The multi-year legislative effort to establish the nation’s most agressive solar power initiative was killed in committee on the last day of California’s legislative session. Early, broadbased support for 3,000 MW of new photovoltaic capacity and bi-partisan votes wasn’t enough to overcome some sensitive last-minute amendments to the original proposal.
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The Oregon Department of Energy (ODE), in an effort to help local and county governments, has drafted a model ordinance for siting energy projects that are not subject to state-level review. Although still a work in progress, the model ordinance’s concepts could serve the interests of cities and counties nationwide.
A new report from the Institute for Local Self-Reliance offers a scathing critique of a 2005 study by biofuels critics, Professors David Pimentel and Tad Patzek. David Morris, ILSR’s vice president and author of the study, The Carbohydrate Economy, Biofuels and the Net Energy Debate, stresses that “A carefully designed biofuels strategy may be the answer not only to our energy problems but to another global dilemma as well: the plight of agriculture.”
More than a dozen states along with New York City have banned together and filed a lawsuit against the U.S. Department of Energy for falling 6-13 years behind in adopting efficiency standards that were mandated by Congress.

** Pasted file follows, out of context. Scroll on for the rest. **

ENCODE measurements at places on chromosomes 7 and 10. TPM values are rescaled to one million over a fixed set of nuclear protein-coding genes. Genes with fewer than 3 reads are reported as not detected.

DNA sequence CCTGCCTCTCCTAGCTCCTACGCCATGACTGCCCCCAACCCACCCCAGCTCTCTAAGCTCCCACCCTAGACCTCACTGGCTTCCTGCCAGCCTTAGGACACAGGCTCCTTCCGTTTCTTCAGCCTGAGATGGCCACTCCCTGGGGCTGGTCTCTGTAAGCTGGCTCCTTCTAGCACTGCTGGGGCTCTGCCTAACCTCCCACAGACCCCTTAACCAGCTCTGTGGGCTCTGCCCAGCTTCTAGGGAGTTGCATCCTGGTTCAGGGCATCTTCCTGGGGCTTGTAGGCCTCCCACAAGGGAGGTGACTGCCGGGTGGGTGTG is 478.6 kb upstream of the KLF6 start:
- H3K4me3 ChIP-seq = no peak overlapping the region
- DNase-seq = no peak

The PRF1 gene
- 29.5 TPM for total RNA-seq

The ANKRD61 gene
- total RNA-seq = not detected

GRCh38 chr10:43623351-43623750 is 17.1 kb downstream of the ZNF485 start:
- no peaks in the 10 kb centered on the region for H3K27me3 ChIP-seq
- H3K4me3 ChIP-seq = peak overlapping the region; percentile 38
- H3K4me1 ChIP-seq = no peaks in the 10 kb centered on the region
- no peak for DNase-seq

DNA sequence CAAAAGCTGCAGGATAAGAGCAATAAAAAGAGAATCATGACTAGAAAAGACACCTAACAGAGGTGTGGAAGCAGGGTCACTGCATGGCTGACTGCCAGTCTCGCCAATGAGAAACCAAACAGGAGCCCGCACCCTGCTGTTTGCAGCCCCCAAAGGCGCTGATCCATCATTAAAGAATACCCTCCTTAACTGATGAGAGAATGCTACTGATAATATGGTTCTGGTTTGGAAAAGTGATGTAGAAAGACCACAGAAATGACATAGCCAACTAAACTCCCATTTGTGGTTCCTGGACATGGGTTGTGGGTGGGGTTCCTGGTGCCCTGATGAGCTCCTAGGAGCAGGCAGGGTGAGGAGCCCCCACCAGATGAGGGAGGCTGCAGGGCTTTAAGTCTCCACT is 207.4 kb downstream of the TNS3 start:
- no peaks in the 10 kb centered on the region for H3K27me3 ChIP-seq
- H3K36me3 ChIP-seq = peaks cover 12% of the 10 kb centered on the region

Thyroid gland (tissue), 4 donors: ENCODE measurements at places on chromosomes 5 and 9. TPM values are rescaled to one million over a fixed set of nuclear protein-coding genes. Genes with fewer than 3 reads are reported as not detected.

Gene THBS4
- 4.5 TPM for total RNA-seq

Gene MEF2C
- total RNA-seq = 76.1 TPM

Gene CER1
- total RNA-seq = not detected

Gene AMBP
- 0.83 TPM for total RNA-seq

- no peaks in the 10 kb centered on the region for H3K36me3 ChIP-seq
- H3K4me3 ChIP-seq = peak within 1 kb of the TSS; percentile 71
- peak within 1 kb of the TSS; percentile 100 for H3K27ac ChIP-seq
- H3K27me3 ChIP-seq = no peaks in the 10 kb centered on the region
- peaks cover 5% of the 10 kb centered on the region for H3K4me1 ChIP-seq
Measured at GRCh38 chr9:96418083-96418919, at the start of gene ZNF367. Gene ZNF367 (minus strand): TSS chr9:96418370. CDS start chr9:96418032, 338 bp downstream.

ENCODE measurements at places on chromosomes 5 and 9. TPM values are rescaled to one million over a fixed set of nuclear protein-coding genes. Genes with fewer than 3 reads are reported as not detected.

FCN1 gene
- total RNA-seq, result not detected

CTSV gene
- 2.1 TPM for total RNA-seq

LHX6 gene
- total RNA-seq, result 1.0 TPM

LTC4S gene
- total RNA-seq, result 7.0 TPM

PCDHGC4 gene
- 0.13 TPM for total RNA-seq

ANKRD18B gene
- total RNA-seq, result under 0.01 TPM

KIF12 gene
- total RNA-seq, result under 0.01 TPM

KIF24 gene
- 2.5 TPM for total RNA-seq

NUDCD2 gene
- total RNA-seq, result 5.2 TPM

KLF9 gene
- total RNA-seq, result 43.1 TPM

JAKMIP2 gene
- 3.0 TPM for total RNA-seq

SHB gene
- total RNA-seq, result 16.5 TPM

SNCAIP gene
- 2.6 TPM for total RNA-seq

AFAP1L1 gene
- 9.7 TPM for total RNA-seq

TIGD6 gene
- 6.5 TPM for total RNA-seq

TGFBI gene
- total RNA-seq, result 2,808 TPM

The suit was filed September 7, 2005, and is being led by New York Attorney General Eliot Spitzer. The suit maintains that DOE has failed to set new energy standards for nearly two dozen common appliances.
David Morris, Vice-President of the Institute for Local Self-Reliance gives a presentation on energy and biofuels to the National Press Club on August 23, 2005. Continue reading
The State of New York is the latest of a number of states that have moved beyond Federal requirements for energy efficiency by establishing standards for a variety of everyday items.
Legislation in Texas has doubled the state’s commitment to renewable energy development and a report on California’s efforts indicates progress on meet its 20 percent renewable portfolio standard (RPS) years earlier than required.
The U.S. House and Senate have passed different versions of a national energy bill. A Conference Committee is trying to work out an agreement on a final bill. We took a look at the votes on various provisions in the bills and created some charts showing the differences based on political party affiliation.
We’re more interested on what’s going on at the state and local levels but from time to time it is instructive to look at what’s coming down from the top in terms of energy policy.
Over three years, Klickitat County in southern Washington, studied the potential impacts of future energy projects within its borders and came up with a plan to direct those projects to the most appropriate areas. The county’s new "Energy Overlay Zone" is a zoning tool aimed at expediting renewable energy development. The Energy Overlay Zone covers more than 1,000 square miles, two-thirds of Klickitat County.
The Connecticut legislature has sent the Governor a bill that calls for on-site distributed generation (DG) to meet a growing portion of the state’s electricity supply.